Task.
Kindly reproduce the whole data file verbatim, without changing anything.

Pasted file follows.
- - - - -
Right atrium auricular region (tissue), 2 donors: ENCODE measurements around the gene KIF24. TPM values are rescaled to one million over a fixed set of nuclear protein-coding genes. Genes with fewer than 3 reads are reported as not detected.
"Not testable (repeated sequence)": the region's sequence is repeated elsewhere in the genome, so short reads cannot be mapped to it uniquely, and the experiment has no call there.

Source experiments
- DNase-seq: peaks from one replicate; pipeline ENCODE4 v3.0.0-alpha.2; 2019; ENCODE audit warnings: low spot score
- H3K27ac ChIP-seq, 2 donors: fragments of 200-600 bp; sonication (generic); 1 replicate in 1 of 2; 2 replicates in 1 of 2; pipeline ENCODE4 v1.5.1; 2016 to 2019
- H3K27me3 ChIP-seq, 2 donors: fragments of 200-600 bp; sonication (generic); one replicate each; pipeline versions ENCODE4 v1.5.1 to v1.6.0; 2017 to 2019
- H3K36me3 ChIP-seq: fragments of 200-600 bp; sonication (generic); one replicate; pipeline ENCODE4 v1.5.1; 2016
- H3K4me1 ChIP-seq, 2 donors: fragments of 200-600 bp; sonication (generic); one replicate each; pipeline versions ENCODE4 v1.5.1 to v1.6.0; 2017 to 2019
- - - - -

Right atrium auricular region (tissue), 2 donors: ENCODE measurements around the gene KIF24. TPM values are rescaled to one million over a fixed set of nuclear protein-coding genes. Genes with fewer than 3 reads are reported as not detected.
"Not testable (repeated sequence)": the region's sequence is repeated elsewhere in the genome, so short reads cannot be mapped to it uniquely, and the experiment has no call there.

Source experiments
- DNase-seq: peaks from one replicate; pipeline ENCODE4 v3.0.0-alpha.2; 2019; ENCODE audit warnings: low spot score
- H3K27ac ChIP-seq, 2 donors: fragments of 200-600 bp; sonication (generic); 1 replicate in 1 of 2; 2 replicates in 1 of 2; pipeline ENCODE4 v1.5.1; 2016 to 2019
- H3K27me3 ChIP-seq, 2 donors: fragments of 200-600 bp; sonication (generic); one replicate each; pipeline versions ENCODE4 v1.5.1 to v1.6.0; 2017 to 2019
- H3K36me3 ChIP-seq: fragments of 200-600 bp; sonication (generic); one replicate; pipeline ENCODE4 v1.5.1; 2016
- H3K4me1 ChIP-seq, 2 donors: fragments of 200-600 bp; sonication (generic); one replicate each; pipeline versions ENCODE4 v1.5.1 to v1.6.0; 2017 to 2019